Add to this the fact a program of this type deals with financial challenges (most insurance companies offer very few benefits for mental health coverage and those benefits are usually reserved for very specific ‘traditional’ types of services) that come along with caring for horses. Horses must be sheltered and fed no matter what. There is also a huge time and energy commitment to providing a the physical care that horses require. Horses are fed up to 3 times per day. Stalls are cleaned twice daily and each horse has a schedule of ‘down time’ as well as training to keep them healthy, happy and ready to do their work, And of course we are often at the mercy of ‘mother nature’ when weather can impact our program. Luckily, N.E.A.T. has a large covered arena that we can use when they weather gets challenging.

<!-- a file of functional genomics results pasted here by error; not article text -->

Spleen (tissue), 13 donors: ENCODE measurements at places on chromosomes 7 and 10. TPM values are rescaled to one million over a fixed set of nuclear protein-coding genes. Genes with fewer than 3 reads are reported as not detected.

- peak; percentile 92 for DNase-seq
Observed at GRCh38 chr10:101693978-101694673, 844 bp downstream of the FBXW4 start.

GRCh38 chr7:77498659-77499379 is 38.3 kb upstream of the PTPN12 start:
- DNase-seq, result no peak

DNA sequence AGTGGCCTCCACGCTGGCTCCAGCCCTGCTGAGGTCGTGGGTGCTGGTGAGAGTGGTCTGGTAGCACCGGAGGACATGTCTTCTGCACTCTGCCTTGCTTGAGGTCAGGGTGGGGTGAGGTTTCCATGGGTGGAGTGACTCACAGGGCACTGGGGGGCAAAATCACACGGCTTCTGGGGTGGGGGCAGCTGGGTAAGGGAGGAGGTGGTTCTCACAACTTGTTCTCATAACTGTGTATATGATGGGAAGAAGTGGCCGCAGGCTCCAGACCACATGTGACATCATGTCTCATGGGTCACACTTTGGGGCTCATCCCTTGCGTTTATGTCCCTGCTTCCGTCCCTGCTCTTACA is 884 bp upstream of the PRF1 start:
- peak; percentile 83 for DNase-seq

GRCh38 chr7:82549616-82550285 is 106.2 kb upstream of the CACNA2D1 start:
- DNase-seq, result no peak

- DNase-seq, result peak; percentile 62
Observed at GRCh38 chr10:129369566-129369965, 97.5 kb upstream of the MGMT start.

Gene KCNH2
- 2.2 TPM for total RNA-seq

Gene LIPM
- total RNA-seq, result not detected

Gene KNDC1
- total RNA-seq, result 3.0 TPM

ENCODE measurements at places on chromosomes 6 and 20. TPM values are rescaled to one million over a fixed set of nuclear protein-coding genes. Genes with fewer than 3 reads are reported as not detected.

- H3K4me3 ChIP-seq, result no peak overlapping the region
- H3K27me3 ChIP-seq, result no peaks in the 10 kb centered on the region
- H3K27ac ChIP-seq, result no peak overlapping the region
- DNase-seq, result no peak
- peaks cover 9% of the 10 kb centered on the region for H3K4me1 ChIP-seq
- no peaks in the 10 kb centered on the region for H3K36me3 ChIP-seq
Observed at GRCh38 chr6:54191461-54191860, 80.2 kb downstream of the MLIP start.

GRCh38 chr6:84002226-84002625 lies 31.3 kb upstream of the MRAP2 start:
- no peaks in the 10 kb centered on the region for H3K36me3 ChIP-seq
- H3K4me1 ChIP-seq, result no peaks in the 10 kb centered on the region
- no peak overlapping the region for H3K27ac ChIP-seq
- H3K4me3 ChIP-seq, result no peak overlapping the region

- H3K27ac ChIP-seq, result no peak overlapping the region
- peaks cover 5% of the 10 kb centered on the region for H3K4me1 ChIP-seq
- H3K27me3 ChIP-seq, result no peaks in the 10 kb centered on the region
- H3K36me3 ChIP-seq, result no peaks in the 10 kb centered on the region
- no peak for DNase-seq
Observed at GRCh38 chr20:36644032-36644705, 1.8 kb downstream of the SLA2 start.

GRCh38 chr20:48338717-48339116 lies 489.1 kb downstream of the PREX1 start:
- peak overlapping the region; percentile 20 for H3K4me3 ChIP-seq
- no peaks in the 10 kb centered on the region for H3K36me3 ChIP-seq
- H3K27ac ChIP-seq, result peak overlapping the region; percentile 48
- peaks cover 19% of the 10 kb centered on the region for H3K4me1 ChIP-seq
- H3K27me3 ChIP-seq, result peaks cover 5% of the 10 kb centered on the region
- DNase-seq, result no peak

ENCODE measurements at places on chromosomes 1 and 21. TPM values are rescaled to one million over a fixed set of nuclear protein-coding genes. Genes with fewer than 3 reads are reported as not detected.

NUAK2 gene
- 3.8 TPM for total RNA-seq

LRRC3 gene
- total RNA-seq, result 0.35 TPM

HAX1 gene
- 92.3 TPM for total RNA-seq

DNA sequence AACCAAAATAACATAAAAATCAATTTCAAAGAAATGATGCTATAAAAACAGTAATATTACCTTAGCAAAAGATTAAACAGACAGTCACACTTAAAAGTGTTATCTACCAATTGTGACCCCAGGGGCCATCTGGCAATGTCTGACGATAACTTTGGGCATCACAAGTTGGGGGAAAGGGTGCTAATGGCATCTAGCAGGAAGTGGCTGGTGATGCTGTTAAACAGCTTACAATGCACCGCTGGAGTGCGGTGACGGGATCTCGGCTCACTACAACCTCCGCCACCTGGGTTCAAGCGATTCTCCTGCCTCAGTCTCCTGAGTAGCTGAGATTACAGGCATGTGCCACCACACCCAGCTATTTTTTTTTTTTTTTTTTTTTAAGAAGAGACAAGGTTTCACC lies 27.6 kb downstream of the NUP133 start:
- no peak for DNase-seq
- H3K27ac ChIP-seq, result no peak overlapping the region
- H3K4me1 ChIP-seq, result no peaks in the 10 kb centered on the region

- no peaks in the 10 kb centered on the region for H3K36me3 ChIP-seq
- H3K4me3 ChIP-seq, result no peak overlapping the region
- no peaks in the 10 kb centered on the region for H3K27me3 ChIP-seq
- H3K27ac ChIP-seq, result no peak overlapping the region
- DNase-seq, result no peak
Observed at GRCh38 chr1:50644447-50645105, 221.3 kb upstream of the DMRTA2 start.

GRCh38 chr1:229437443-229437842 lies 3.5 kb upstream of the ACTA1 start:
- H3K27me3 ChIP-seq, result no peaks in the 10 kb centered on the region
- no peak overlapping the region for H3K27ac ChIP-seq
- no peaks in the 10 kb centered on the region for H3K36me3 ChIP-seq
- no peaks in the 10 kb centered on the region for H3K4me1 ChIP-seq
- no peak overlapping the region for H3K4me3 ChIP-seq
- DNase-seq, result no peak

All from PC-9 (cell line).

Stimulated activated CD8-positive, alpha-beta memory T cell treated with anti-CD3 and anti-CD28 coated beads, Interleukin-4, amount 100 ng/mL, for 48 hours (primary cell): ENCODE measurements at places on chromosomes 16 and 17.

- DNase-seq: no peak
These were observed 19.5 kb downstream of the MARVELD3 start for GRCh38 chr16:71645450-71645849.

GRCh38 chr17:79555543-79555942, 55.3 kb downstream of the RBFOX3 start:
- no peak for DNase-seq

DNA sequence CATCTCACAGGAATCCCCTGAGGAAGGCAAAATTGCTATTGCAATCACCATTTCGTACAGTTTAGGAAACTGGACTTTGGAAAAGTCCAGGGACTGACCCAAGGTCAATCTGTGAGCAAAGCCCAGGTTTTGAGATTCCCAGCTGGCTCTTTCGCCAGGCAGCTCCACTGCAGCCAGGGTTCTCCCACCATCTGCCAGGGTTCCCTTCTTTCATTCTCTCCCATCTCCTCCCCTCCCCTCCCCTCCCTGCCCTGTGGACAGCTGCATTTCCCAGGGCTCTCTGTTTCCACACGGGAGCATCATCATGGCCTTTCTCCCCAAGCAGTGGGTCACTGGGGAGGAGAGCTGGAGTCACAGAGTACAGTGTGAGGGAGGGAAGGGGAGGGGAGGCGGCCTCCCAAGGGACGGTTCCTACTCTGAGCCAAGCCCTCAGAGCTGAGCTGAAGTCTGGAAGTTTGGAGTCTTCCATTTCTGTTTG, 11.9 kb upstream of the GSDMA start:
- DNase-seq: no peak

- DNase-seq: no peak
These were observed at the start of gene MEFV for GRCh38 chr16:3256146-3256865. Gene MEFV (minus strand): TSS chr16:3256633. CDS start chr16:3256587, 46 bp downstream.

But, I’ll tell you what.  We know that the work we do is invaluable for the clients we serve. This is the work we are meant to do.We have seen the benefits and we will continue to fight the good fight to be here in Northern Nevada, providing vital services to children as young as 4, teens, adults and seniors. We invite you to call or email us if you would like to visit our ranch and meet our herd. We will be happy to learn more about what you are dealing with and share how we may be able to help, or share with you how you may be able to help us help others.

 

Posted in Addiction, ADHD, Anxiety Disorders, Asperger's, Autism, Bipolar, Children's issues, Depression, Eating Disorders, FAS, Grief, Mental Health, OCD, ODD, Other challenges, Other programs, PTSD, Reactive Attachment Disorder, Schizophrenia, Seniors Program, Sensory processing issues, Team Building, Teens | Leave a comment

Why an Increase in Mental Health Issues for Millennials?

Millennials are typically described as those born in the 1980s through the early 2ooo’s.  That make them in their late-teens through their early 30’s today. And yes, we are seeing a rise in reports of anxiety, depression and suicidal thoughts in this age group. There has been a lot of speculation as to why this may be the case. Everything from increased technology/social media use (mentioned in the article below) to just more frequent reporting, but a new study looks at another possible cause.